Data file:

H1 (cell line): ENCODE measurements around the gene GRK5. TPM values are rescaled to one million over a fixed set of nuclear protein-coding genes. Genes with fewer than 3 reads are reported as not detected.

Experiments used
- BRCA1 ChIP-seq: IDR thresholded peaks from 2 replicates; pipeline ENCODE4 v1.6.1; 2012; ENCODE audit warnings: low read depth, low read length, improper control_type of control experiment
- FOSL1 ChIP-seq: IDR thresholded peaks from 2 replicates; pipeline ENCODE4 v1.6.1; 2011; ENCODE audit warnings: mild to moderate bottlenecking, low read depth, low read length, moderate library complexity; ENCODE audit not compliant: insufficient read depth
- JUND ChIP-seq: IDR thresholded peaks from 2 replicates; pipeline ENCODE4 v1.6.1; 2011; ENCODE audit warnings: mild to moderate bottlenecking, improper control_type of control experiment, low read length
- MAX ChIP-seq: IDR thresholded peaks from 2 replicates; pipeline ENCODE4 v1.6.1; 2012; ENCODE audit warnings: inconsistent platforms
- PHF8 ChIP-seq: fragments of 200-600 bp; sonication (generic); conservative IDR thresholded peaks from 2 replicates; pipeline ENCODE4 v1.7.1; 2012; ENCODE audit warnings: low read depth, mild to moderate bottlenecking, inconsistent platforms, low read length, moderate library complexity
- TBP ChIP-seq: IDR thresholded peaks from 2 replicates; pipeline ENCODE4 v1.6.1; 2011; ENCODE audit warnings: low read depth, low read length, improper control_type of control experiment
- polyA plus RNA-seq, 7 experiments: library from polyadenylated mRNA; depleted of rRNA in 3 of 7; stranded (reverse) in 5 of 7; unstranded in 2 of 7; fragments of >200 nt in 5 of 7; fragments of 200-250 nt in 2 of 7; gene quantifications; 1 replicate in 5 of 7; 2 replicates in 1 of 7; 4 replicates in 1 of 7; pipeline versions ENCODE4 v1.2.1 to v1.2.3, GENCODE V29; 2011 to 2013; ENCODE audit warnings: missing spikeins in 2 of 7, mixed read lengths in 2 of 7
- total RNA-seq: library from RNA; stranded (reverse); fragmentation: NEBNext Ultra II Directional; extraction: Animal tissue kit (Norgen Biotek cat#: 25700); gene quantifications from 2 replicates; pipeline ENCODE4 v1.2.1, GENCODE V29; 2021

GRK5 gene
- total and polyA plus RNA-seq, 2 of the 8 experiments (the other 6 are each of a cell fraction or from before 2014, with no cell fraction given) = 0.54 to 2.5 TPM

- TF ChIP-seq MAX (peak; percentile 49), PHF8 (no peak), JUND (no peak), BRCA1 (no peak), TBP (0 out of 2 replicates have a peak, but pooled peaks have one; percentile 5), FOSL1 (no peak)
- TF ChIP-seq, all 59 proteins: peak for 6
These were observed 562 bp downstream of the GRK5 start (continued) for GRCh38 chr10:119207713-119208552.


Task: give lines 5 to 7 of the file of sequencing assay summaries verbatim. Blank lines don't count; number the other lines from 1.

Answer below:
- JUND ChIP-seq: IDR thresholded peaks from 2 replicates; pipeline ENCODE4 v1.6.1; 2011; ENCODE audit warnings: mild to moderate bottlenecking, improper control_type of control experiment, low read length
- MAX ChIP-seq: IDR thresholded peaks from 2 replicates; pipeline ENCODE4 v1.6.1; 2012; ENCODE audit warnings: inconsistent platforms
- PHF8 ChIP-seq: fragments of 200-600 bp; sonication (generic); conservative IDR thresholded peaks from 2 replicates; pipeline ENCODE4 v1.7.1; 2012; ENCODE audit warnings: low read depth, mild to moderate bottlenecking, inconsistent platforms, low read length, moderate library complexity